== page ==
The triggering factors of hypoKPP vary from person to person. Nevertheless, most of the attacks are triggered by the following:

  • Strong emotion
  • Sleep
  • Eating a large portion of meals
  • Starchy or sugary food
  • Being too long when eating
  • Salty food
  • Certain medications (e.g. anesthesia)
  • Extreme physical activity
  • Extreme temperature

When to Contact your Doctor?

Some people with hypoKPP have a rare case of serious attack. When this occurs, you should get the attention of your doctor immediately.

These serious attacks may include but not limited to:

  • Breathing difficulty
  • Being unconscious
  • Abnormal heartbeat which is referred to arrhythmia
  • Difficulty both in speaking and swallowing

These symptoms have a greater possibility to bring you to the emergency room.

How to Diagnose Hypokalemic Periodic Paralysis?

Diagnosing the condition is quite challenging. There is no specific examination that doctors do to recognize its presence, not until they observe it during an attack.

The sad note is, doctors may not present when your attack occurs. Thus, if your experience the symptoms of the hypoKPP, you should immediately contact your doctor. Your doctor may ask some questions such as:

  • What were you doing when the attack occurs?
  • What symptoms did you experience?
  • In what time of the day does the symptoms attack?

Every detail of the disease should be known by your doctor. So, if your family have a history of hypoKPP, your doctor should know it to evaluate the symptoms further.

In case a hypoKPP attack occurs while you pay a visit to your doctor, your doctor may:

  • Conduct a blood test to check the level of your potassium
  • Watch you for any muscle reflexes reduction
  • Check your heartbeat through electrocardiogram

How to Treat Hypokalemic Periodic Paralysis?

Treating the condition is simple. It contains diet change such as avoiding the triggering factor of the condition. Let’s say that the attack occurs when you eat sugary food, then your doctor may advise you to prevent from eating such food.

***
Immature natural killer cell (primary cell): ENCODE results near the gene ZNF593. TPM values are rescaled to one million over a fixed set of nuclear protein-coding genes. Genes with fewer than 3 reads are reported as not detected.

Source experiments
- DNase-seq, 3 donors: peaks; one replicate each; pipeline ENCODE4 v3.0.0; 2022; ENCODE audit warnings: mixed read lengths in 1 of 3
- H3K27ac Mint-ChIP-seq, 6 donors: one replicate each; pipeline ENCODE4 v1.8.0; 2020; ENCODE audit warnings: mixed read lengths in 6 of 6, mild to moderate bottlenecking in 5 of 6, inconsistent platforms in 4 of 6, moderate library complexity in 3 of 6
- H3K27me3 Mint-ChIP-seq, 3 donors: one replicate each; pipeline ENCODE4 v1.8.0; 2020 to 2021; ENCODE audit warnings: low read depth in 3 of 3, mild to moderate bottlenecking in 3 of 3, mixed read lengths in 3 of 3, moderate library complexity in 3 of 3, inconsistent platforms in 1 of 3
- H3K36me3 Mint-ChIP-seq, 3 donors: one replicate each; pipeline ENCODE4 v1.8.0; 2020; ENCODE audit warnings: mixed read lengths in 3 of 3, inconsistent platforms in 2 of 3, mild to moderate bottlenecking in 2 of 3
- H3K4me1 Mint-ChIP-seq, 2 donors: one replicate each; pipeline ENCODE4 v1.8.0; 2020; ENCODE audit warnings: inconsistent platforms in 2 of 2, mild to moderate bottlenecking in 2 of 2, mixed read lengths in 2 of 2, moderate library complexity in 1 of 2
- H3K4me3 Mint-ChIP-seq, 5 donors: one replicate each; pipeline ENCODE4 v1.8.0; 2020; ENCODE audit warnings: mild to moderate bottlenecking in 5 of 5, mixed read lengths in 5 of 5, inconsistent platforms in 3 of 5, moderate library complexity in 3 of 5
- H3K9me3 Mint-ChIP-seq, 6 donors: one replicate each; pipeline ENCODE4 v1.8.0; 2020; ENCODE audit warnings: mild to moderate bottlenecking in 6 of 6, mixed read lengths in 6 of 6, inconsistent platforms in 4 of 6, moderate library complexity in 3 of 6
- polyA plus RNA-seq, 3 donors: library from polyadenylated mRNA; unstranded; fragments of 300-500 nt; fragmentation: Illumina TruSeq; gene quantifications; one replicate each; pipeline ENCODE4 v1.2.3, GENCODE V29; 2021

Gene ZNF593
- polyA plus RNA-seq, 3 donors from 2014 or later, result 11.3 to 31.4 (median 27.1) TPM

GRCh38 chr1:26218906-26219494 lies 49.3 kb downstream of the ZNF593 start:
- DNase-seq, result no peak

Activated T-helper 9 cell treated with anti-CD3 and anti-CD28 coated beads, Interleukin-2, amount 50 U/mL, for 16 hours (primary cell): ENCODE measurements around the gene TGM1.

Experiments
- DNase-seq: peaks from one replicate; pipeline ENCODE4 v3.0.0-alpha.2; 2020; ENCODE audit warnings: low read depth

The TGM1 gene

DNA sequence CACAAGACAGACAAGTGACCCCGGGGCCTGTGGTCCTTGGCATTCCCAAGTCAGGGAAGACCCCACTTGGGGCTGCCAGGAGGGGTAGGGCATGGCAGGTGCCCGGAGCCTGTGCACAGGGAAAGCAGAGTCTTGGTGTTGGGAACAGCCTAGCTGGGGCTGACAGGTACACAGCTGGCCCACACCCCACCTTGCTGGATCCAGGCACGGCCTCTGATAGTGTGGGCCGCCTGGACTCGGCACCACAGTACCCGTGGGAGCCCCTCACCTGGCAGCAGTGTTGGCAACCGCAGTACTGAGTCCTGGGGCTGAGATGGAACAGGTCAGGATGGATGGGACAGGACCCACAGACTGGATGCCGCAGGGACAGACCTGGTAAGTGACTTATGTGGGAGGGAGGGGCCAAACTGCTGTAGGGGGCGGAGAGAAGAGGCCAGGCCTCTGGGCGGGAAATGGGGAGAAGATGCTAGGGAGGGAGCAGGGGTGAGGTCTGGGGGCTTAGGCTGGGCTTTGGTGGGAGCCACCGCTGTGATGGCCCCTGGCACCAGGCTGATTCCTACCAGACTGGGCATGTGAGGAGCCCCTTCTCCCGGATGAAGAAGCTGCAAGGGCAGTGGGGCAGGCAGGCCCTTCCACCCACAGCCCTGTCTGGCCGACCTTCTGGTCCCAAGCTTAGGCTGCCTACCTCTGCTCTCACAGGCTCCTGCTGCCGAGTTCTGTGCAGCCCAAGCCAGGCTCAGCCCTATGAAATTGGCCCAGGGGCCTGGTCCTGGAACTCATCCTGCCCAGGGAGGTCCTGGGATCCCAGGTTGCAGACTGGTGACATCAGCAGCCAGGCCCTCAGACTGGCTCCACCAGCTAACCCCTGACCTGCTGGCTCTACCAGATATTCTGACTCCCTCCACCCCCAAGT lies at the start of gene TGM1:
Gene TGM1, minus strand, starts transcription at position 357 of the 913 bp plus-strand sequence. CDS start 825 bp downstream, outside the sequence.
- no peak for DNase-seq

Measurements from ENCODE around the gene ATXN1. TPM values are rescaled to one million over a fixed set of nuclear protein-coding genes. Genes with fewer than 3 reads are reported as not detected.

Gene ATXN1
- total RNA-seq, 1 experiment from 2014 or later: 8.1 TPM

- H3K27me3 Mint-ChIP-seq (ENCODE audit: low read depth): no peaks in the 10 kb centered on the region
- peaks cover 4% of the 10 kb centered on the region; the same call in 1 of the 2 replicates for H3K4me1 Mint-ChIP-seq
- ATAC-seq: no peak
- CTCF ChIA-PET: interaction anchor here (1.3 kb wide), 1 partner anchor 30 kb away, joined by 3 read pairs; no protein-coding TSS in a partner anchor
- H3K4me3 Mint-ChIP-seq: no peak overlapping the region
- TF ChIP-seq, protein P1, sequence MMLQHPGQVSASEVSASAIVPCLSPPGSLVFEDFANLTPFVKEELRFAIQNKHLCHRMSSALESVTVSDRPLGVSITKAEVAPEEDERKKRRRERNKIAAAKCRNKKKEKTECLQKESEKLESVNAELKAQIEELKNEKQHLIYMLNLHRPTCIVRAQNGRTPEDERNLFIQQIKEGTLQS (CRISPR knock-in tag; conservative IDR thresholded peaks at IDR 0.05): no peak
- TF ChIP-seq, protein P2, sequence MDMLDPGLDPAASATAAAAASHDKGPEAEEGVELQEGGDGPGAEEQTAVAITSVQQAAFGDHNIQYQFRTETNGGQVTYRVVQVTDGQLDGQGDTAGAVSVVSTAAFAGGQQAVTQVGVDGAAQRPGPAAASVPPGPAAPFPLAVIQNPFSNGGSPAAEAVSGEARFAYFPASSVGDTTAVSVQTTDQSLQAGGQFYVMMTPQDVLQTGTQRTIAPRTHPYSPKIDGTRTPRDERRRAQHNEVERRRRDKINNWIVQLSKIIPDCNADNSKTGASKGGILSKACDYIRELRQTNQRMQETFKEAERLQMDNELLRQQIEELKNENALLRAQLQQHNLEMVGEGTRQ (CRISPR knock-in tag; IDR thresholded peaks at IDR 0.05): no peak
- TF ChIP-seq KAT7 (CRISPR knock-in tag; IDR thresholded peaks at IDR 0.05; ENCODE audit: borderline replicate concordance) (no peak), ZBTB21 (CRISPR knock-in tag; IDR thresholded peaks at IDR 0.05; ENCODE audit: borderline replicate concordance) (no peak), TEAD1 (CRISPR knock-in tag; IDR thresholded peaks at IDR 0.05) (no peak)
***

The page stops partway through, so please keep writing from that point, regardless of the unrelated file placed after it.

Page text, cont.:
Your doctor may also advise some medication that may help treat the condition. Including in these medications are:

  • Carbonic Anhydrase Inhibitors – the medications has the ability to improve the potassium flow in your body. Some type of it is acetazolamide (Diamox) and dichlorphenamide (Keveyis).
  • Potassium Supplements – Increasing your potassium level might be a good option to decrease or totally stop your hypoKPP attacks. If taking oral potassium supplement helps, your doctor will provide you with proper dosage.

During diagnosis, it is important to let your doctor know what triggers your hypoKPP. By doing this, your doctor may come up for the best management plant.

How to Prevent Hypokalemic Periodic Paralysis Attacks?

Preventing the condition itself to occur in your body is impossible, but reducing to experience its symptoms and episodes of attack are achievable.

What you just need to do are:

  • Learn what triggers the attack and avoid them as much as possible
  • Maintain the activity level you are doing from day to day
  • Avoid alcoholic beverages
  • Consume a diet with low-carb
  • Have a small amount of salt intake

hypokalemic periodic paralysis